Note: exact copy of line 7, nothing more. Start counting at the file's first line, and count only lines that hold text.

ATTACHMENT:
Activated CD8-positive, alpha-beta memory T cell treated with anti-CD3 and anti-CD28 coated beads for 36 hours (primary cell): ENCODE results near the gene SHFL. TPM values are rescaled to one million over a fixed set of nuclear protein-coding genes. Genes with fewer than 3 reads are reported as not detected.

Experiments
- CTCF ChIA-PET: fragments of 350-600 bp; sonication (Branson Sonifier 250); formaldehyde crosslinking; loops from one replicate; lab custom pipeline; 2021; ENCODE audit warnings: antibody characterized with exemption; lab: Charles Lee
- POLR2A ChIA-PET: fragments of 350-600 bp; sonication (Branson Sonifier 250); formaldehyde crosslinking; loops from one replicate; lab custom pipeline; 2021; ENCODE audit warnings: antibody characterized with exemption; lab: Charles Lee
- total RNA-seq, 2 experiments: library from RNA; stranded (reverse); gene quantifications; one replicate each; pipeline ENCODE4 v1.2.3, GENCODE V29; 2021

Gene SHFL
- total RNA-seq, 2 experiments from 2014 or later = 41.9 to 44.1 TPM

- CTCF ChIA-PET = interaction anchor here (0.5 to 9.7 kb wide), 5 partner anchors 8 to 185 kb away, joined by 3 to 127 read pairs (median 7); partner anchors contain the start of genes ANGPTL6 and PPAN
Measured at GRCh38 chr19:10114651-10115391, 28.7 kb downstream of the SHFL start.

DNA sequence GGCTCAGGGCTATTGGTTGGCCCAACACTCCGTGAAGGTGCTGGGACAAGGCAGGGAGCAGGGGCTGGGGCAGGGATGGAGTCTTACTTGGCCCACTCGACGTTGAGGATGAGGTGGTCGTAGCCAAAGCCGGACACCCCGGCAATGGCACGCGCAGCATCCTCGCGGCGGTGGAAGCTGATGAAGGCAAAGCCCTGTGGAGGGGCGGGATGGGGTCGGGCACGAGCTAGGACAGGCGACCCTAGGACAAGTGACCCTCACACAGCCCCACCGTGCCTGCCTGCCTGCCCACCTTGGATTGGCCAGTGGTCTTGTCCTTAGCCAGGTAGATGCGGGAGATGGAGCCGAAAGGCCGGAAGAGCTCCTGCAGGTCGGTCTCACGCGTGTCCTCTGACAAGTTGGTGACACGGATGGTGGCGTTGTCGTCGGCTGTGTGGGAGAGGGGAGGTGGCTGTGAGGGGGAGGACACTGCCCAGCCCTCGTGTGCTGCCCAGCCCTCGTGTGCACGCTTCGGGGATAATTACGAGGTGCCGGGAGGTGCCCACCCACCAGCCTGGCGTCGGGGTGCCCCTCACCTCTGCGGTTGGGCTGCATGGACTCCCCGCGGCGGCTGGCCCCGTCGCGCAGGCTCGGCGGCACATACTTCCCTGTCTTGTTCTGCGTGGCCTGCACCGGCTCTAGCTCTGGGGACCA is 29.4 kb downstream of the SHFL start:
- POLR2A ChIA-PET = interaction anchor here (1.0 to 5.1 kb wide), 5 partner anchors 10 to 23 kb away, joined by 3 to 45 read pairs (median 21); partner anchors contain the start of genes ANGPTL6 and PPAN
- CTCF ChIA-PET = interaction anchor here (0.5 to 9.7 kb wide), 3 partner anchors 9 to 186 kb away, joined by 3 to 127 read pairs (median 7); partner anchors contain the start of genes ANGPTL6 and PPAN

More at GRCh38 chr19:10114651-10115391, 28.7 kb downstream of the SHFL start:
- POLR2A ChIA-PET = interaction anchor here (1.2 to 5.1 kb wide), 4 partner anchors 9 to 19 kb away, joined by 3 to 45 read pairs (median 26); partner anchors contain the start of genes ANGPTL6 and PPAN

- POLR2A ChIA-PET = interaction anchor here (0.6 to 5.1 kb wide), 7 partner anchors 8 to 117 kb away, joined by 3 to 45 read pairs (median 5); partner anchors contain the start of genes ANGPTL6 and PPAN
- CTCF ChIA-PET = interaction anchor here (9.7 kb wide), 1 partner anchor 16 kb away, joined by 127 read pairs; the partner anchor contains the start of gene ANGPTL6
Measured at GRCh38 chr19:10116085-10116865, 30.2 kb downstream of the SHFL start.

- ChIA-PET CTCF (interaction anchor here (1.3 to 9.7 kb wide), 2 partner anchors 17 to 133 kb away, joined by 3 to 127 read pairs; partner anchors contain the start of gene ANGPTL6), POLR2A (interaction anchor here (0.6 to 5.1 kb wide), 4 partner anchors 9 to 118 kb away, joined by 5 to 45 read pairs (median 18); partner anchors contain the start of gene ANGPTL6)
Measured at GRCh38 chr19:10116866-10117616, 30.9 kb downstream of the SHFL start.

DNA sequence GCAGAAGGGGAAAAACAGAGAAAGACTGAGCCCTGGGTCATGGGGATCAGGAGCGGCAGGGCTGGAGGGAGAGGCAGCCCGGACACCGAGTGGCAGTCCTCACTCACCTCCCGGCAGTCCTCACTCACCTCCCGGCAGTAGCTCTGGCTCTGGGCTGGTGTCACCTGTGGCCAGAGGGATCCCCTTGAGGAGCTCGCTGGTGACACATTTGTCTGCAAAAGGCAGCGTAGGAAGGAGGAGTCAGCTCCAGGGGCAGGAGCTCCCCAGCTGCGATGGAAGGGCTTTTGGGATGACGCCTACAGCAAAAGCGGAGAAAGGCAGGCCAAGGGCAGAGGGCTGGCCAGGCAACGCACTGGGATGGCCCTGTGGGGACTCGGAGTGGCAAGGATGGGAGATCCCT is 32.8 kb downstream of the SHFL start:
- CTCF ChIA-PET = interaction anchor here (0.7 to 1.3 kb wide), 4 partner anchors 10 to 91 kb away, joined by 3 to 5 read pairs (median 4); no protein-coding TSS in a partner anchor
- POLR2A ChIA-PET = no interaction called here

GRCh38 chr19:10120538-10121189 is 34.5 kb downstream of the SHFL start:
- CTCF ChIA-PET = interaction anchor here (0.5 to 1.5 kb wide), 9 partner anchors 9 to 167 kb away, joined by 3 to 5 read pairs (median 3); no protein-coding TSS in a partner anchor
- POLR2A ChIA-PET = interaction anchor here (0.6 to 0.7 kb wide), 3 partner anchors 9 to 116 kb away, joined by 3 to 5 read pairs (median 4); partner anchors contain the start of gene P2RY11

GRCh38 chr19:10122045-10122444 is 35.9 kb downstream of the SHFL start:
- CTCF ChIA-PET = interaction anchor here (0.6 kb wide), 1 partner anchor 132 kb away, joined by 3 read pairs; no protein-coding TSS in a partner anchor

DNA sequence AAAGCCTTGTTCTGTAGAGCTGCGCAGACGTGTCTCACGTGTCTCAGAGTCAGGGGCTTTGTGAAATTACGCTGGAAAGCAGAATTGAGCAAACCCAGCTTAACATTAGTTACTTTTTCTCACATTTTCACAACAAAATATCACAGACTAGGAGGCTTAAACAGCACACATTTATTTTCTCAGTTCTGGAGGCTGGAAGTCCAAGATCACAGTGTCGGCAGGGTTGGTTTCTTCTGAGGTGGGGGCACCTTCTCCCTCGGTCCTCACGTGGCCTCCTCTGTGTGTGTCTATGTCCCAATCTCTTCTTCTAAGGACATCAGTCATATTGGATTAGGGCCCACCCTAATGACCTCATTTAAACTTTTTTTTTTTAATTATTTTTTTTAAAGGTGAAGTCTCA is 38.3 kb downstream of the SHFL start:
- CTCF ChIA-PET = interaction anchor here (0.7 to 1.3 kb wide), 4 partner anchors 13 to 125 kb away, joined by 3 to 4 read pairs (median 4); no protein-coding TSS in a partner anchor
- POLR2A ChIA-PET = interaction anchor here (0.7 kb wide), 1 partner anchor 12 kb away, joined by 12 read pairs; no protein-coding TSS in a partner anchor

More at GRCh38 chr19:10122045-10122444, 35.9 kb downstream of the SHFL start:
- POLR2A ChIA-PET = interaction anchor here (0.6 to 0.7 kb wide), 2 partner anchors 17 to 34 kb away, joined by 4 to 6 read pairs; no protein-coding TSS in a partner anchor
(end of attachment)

- total RNA-seq, 2 experiments from 2014 or later = 41.9 to 44.1 TPM